Staples: I generally spend a week on a book. But I sometimes find myself with two books a week just because of how things pan out with my schedule. Those are LONG weeks. 16 to 20 hour days, often 7 days running into the next week’s scheduled book.
Steve: That’s quite the workload..
Staples: I have not had a REAL vacation since 1994. Even when I “take a week off”, I am still working. I have to either corrections, or field correspondence, or do paperwork on which I’m behind.
And a “week off” is all I can afford – yet it’s not enough. But the more time you take, the more time you aren’t working. If you’re not working, you don’t get paid. You don’t get paid, bills don’t get paid. It’s pretty stressful.
People simply do not understand how when I have a couple days off I don’t want to do ANYTHING. I think almost every colorist can attest to what I’m saying. All we want to do is just lay around and do nothing. Watch TV. Be on a beach listening to the waves. In a hammock next to a mountain cabin.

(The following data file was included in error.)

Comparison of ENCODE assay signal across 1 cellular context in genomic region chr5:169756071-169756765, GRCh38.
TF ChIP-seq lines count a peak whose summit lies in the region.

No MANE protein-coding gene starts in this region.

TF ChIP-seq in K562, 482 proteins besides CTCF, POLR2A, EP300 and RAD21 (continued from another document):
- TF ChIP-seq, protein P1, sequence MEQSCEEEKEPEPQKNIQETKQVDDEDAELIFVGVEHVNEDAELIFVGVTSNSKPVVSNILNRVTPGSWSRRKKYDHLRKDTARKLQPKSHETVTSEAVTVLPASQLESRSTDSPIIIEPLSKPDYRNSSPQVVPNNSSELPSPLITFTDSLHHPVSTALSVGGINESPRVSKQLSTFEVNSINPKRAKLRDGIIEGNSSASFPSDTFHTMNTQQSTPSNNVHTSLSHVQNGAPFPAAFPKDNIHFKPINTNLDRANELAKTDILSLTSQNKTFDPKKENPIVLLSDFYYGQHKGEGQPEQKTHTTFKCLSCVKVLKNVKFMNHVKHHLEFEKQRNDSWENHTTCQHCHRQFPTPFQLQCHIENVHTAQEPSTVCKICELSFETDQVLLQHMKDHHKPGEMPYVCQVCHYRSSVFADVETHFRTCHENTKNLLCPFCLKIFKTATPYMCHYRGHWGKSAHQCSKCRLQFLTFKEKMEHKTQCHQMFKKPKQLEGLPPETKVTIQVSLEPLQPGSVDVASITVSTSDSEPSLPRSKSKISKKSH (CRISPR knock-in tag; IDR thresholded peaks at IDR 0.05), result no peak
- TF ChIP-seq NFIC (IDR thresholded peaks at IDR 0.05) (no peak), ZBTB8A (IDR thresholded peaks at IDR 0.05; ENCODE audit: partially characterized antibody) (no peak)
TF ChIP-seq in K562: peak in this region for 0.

I had a dream about sleeping not too long ago! That’s how bad it is at times. I’d love to have four weeks paid vacation where I do nothing but rest and relax and recharge my creative batteries.
Steve: Do you typically keep in communication with either the writer or artist whenever you start colouring a new issue, or do you usually work to your own standard?
Staples: Most definitely. These days, I really do mostly what I want to. I don’t feel I have to be something I’m not, and I think that’s what is expected from me at this point as well. But getting notes and feedback from the writer, artist and editors is important. They all want each issue to be the best it can be.
Plus, veteran creators tend to be more laid back, which I like. They’ve done this enough to know to let other creators have fun. The newer artists tend to be more picky. But, I understand that type of enthusiasm.
Steve: Do colourists tend to build working relationships with artists, whom they stick with?
Staples: Some definitely do. There’re a few artists who regularly request me these days, like Marco Rudy. That means so much to a colorist: to feel important to the artist, and that your colors bring out the best in their art. Plus it’s nice to see creator loyalty as well.
Steve: Fundamentally, what is the role of a colourist in building the story?